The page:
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Message started by Heavy Stylus on 30.09.08 at 08:58:32

Title: Re: r0x
Post by ggn on 26.01.09 at 21:35:58

simonsunnyboy wrote on 26.01.09 at 19:19:59:
Soudns like it is 90% complete  8-)

A word from the wise, Matthias (from http://digitalangelmaster.wordpress.com/page/230/):

Quake’s 3-D Engine:  The Big Picture
by Michael Abrash

If you want to be a game programmer, or for that matter any sort of programmer at all, here’s the secret to success in just two words:  Ship it.  Finish the product and get it out the door, and you’ll be a hero.  It sounds simple, but it’s a surprisingly rare skill, and one that’s highly prized by software companies.  Here’s why.

My friend David Stafford, co-founder of the game company Cinematronics, says that shipping software is an unnatural act, and he’s right.  Most of the fun stuff in a software project happens early on, when anything’s possible and there’s a ton of new code to write.  By the end of a project, the design is carved in stone, and most of the work involves fixing bugs, or trying to figure out how to shoehorn in yet another feature that was never planned for in the original design.  All that is a lot less fun than starting a project, and often very hard work–but it has to be done before the project can ship.  As a former manager of mine liked to say, “After you finish the first 90% of a project, you have to finish the other 90%.”  It’s that second 90% that’s the key to success.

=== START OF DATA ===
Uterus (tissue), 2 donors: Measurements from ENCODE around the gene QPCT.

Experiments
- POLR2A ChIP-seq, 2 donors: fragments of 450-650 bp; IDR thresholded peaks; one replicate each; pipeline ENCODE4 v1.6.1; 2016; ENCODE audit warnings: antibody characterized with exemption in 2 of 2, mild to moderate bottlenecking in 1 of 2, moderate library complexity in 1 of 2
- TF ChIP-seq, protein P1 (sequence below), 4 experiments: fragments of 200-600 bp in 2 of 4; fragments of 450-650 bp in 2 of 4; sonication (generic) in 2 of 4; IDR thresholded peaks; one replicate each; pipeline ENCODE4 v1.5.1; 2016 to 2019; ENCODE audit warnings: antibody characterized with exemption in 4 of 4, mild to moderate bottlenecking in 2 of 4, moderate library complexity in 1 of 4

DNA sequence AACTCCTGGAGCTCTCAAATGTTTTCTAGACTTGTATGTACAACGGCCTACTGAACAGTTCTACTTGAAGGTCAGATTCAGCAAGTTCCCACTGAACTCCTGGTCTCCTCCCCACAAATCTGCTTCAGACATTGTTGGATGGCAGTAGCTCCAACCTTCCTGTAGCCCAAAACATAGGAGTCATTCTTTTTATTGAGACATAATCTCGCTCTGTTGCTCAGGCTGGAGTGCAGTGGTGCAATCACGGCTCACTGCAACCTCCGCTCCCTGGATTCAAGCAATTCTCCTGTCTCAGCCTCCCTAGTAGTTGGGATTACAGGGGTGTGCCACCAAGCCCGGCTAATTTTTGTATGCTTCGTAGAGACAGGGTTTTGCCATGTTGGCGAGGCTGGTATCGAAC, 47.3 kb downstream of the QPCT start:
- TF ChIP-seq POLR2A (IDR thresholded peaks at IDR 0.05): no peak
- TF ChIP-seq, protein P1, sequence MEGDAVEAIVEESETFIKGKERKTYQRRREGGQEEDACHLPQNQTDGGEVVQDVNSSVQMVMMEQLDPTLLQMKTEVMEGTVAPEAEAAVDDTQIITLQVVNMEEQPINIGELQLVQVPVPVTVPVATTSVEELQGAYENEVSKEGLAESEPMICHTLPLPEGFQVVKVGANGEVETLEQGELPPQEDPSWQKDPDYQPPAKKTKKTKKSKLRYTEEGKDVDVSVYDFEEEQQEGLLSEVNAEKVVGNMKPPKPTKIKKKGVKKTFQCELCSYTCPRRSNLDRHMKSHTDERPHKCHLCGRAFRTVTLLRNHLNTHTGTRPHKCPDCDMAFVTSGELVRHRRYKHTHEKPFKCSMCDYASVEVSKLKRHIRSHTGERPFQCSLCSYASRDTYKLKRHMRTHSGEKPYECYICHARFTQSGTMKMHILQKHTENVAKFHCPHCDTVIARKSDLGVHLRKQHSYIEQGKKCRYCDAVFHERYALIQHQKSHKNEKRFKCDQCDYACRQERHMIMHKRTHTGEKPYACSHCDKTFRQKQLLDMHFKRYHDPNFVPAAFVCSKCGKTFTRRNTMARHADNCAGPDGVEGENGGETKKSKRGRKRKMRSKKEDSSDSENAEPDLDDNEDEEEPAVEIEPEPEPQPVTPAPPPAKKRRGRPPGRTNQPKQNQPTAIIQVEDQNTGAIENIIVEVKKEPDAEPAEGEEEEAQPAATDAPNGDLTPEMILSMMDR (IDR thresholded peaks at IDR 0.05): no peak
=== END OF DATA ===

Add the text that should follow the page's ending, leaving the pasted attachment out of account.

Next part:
This is true for even the most interesting projects.  I spent the last year and a half as one of three programmers writing the game Quake at id Software, doing our best to push the state of the art of multiplayer and 3-D game technology ahead of anything else on the market, working on what was probably the most-anticipated game of all time.  Exciting as it was, we hit the same rough patches toward the end as any other software project.  I am quite serious when I say that a month before shipping, we were sick to death of working on Quake.

A lot of programmers get to that second 90%, get tired and bored and frustrated, and change jobs, or lose focus, or find excuses to procrastinate.  There are a million ways not to finish a project, but there’s only one way to finish:  Put your head down and grind it out until it’s done.  Do that, and I promise you the programming world will be yours.


Particles and unreliable packet delivery, along with dynamic lighting, which allows explosions and muzzle flashes to light up the world, were among the last additions to the Quake engine; these features made a well-rendered but somewhat sterile world come alive.  These, together with details such as menus, a ton of optimization, and a healthy dose of bug fixing, were the “second 90%” that propelled Quake from being a functional 3-D and multiplayer engine to a technological leap ahead.

Ah, if only we’d had time for a third 90%!

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